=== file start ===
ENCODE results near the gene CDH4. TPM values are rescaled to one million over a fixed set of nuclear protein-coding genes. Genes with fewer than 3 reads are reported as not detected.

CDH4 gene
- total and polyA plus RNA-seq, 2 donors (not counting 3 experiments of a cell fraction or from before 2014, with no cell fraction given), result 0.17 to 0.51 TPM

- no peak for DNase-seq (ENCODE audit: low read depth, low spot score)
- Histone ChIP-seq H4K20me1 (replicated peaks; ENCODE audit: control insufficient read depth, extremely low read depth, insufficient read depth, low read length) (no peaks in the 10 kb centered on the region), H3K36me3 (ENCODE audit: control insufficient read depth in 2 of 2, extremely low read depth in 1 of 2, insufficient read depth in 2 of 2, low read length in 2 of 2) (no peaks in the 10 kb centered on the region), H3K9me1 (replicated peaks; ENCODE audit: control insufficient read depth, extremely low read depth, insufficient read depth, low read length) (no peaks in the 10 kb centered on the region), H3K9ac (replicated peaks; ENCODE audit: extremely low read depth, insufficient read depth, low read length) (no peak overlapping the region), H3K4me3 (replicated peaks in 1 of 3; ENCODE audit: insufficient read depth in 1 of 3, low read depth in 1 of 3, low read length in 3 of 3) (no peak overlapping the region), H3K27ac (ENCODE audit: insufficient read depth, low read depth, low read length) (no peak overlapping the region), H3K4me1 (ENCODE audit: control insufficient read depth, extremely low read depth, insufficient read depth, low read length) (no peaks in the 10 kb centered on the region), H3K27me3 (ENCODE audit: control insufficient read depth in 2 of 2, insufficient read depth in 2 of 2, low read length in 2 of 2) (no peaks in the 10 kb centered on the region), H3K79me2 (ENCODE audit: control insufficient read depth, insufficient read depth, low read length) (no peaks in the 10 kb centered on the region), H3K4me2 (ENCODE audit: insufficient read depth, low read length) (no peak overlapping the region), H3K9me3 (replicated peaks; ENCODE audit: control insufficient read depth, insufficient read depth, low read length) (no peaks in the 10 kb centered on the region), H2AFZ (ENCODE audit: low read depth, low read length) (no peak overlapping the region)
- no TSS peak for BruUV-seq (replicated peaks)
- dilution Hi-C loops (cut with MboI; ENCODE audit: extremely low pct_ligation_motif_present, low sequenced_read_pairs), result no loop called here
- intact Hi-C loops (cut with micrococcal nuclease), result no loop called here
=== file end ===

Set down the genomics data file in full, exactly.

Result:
ENCODE results near the gene CDH4. TPM values are rescaled to one million over a fixed set of nuclear protein-coding genes. Genes with fewer than 3 reads are reported as not detected.

CDH4 gene
- total and polyA plus RNA-seq, 2 donors (not counting 3 experiments of a cell fraction or from before 2014, with no cell fraction given), result 0.17 to 0.51 TPM

- no peak for DNase-seq (ENCODE audit: low read depth, low spot score)
- Histone ChIP-seq H4K20me1 (replicated peaks; ENCODE audit: control insufficient read depth, extremely low read depth, insufficient read depth, low read length) (no peaks in the 10 kb centered on the region), H3K36me3 (ENCODE audit: control insufficient read depth in 2 of 2, extremely low read depth in 1 of 2, insufficient read depth in 2 of 2, low read length in 2 of 2) (no peaks in the 10 kb centered on the region), H3K9me1 (replicated peaks; ENCODE audit: control insufficient read depth, extremely low read depth, insufficient read depth, low read length) (no peaks in the 10 kb centered on the region), H3K9ac (replicated peaks; ENCODE audit: extremely low read depth, insufficient read depth, low read length) (no peak overlapping the region), H3K4me3 (replicated peaks in 1 of 3; ENCODE audit: insufficient read depth in 1 of 3, low read depth in 1 of 3, low read length in 3 of 3) (no peak overlapping the region), H3K27ac (ENCODE audit: insufficient read depth, low read depth, low read length) (no peak overlapping the region), H3K4me1 (ENCODE audit: control insufficient read depth, extremely low read depth, insufficient read depth, low read length) (no peaks in the 10 kb centered on the region), H3K27me3 (ENCODE audit: control insufficient read depth in 2 of 2, insufficient read depth in 2 of 2, low read length in 2 of 2) (no peaks in the 10 kb centered on the region), H3K79me2 (ENCODE audit: control insufficient read depth, insufficient read depth, low read length) (no peaks in the 10 kb centered on the region), H3K4me2 (ENCODE audit: insufficient read depth, low read length) (no peak overlapping the region), H3K9me3 (replicated peaks; ENCODE audit: control insufficient read depth, insufficient read depth, low read length) (no peaks in the 10 kb centered on the region), H2AFZ (ENCODE audit: low read depth, low read length) (no peak overlapping the region)
- no TSS peak for BruUV-seq (replicated peaks)
- dilution Hi-C loops (cut with MboI; ENCODE audit: extremely low pct_ligation_motif_present, low sequenced_read_pairs), result no loop called here
- intact Hi-C loops (cut with micrococcal nuclease), result no loop called here